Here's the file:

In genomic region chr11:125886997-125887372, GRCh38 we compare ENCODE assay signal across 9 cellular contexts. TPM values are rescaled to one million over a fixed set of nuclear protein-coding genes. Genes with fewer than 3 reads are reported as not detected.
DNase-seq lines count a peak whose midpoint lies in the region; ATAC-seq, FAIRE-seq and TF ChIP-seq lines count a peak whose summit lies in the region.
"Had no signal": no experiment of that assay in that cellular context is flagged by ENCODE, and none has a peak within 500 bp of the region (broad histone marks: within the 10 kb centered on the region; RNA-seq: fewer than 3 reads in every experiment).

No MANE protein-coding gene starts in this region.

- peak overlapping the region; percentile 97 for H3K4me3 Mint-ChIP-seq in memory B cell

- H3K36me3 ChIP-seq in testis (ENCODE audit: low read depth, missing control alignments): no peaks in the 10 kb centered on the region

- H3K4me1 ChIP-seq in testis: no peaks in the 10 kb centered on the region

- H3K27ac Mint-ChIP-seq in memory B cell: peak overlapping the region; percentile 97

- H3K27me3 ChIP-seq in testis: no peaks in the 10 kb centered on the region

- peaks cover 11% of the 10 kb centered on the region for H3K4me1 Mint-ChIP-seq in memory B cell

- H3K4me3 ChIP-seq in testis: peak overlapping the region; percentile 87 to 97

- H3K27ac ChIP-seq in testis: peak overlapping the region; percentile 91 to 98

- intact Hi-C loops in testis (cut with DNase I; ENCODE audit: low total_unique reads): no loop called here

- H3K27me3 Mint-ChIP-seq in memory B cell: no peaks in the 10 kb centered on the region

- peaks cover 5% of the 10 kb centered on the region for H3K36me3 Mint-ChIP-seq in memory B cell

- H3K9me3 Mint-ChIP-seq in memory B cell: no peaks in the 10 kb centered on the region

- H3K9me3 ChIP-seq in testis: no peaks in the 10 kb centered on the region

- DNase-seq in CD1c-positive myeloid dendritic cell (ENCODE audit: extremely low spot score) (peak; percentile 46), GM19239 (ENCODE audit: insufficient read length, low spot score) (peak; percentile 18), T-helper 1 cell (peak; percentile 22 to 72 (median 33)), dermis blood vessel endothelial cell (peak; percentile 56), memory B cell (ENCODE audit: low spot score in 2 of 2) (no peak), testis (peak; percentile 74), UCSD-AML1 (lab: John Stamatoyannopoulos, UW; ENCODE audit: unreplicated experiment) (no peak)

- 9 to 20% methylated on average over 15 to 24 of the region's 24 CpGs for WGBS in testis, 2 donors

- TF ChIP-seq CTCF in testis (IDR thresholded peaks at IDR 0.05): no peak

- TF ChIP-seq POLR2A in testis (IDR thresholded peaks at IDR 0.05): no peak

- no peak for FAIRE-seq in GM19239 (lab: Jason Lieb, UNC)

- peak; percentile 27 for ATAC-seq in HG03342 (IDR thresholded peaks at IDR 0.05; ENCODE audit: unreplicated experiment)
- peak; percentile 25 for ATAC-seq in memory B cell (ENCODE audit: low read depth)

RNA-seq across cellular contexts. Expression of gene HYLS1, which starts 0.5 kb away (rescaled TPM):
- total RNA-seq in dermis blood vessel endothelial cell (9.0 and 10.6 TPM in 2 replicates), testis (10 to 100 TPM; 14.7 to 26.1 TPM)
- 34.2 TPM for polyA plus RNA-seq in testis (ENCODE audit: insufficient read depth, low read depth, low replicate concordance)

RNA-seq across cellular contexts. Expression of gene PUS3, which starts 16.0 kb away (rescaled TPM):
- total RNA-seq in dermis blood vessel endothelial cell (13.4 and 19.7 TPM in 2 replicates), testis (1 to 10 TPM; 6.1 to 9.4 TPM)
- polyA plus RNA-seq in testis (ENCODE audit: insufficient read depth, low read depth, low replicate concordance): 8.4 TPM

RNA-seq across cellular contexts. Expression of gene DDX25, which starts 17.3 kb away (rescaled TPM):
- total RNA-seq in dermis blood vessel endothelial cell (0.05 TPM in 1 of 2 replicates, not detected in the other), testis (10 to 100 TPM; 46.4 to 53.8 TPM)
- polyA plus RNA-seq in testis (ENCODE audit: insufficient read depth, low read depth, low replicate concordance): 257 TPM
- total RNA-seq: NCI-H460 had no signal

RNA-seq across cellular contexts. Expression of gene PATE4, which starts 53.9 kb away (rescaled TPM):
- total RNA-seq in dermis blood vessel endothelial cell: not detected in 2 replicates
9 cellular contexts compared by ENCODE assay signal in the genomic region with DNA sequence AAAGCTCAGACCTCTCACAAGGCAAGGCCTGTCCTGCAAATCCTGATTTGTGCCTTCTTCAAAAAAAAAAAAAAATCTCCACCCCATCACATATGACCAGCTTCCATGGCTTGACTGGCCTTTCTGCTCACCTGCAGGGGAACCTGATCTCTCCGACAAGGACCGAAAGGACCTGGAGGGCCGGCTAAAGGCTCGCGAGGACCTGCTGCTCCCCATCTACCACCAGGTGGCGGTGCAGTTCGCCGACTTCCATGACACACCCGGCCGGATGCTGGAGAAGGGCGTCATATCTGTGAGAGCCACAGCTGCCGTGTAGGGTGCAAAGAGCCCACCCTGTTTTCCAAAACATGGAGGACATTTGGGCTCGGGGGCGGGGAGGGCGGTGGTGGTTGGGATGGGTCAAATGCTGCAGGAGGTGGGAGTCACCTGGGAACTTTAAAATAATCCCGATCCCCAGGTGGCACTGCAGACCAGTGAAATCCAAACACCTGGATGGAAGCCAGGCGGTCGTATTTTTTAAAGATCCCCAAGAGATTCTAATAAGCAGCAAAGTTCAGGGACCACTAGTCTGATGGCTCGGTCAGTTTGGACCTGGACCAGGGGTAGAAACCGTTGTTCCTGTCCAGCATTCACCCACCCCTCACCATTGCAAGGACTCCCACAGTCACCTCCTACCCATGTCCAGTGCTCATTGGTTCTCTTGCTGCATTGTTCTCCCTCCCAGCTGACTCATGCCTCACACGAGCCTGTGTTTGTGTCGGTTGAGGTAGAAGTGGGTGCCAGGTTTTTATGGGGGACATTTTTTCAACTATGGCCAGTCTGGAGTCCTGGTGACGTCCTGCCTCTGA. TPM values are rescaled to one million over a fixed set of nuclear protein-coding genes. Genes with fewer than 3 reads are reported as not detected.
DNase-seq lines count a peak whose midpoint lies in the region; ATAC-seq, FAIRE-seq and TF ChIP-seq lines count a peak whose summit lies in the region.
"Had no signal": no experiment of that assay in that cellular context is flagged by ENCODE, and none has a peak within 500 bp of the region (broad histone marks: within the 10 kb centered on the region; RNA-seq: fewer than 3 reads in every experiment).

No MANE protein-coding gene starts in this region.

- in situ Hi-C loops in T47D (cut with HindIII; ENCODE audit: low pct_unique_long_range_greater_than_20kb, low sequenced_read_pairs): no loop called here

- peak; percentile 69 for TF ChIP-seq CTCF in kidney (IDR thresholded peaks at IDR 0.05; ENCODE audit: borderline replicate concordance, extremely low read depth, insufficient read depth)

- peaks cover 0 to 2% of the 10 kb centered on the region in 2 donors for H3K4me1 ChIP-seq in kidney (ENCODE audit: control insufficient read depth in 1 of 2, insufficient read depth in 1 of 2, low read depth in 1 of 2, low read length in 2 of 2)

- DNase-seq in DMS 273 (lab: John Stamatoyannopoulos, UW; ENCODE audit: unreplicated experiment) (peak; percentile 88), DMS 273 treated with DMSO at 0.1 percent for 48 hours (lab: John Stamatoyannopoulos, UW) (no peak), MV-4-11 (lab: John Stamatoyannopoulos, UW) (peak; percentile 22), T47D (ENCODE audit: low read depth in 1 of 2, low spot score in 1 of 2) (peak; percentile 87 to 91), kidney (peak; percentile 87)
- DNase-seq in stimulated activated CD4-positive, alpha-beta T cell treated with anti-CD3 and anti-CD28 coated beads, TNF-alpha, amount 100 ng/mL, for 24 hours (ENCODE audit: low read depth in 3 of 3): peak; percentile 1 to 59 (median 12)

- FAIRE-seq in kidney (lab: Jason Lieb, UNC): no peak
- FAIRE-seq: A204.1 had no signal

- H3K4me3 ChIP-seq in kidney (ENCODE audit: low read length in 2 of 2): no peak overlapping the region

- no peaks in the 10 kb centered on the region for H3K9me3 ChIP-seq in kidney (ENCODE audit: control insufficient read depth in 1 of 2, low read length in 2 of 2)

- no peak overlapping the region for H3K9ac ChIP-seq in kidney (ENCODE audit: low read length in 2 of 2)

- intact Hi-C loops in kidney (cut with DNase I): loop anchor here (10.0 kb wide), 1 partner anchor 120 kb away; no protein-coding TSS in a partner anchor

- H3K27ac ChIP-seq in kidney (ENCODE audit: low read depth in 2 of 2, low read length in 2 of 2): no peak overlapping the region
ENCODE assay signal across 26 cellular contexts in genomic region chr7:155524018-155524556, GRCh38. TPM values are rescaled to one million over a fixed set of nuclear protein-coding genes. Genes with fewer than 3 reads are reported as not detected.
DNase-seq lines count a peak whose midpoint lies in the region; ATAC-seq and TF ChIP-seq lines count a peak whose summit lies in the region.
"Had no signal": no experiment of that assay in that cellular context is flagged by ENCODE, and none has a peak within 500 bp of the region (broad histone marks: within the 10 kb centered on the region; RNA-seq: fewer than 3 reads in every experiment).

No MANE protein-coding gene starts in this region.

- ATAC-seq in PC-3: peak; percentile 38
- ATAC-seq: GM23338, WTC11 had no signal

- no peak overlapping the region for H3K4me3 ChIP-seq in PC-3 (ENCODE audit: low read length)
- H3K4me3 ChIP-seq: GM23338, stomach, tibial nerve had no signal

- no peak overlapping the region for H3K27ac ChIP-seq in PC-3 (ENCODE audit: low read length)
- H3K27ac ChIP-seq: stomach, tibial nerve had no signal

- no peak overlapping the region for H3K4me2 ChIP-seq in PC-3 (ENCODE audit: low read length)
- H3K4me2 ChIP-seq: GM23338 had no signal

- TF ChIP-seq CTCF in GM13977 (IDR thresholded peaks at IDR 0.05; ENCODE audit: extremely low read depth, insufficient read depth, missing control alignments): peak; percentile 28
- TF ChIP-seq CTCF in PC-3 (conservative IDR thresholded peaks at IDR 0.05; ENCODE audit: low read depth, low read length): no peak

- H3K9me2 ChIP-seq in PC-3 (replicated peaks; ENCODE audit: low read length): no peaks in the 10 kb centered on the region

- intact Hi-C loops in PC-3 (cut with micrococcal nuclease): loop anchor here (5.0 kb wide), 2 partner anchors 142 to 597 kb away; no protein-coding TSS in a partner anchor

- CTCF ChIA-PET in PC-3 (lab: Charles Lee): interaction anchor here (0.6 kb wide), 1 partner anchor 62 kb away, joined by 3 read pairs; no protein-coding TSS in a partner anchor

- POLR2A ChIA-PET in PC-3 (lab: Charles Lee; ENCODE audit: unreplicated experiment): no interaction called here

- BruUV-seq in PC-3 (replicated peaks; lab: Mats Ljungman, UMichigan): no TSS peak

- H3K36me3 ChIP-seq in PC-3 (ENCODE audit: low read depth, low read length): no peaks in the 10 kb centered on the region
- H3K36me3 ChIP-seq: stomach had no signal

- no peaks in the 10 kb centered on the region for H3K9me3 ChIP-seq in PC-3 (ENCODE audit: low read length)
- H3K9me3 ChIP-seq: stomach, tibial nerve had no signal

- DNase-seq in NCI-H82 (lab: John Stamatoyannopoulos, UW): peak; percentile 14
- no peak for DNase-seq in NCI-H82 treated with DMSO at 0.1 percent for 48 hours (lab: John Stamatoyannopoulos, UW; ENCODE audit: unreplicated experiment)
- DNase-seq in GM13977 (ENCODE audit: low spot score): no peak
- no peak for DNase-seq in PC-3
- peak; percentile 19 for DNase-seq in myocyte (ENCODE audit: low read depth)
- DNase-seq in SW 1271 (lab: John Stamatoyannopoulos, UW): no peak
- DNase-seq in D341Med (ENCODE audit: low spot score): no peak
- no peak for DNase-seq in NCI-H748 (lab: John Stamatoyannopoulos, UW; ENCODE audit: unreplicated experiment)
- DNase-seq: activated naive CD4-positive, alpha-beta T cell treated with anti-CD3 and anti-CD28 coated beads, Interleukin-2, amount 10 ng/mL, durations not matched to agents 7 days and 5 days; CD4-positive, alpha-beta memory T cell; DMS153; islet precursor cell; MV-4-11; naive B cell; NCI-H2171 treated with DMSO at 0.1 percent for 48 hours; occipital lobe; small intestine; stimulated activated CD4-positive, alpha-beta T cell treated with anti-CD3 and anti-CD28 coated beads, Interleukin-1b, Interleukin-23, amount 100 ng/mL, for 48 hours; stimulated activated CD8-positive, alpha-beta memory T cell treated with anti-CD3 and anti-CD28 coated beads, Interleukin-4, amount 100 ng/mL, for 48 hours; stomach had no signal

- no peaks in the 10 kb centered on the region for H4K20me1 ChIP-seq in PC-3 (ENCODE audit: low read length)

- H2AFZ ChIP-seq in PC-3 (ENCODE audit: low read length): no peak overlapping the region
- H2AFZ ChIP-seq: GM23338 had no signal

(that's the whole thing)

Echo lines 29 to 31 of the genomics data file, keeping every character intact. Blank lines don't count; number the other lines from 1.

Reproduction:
- total RNA-seq in dermis blood vessel endothelial cell (13.4 and 19.7 TPM in 2 replicates), testis (1 to 10 TPM; 6.1 to 9.4 TPM)
- polyA plus RNA-seq in testis (ENCODE audit: insufficient read depth, low read depth, low replicate concordance): 8.4 TPM

RNA-seq across cellular contexts. Expression of gene DDX25, which starts 17.3 kb away (rescaled TPM):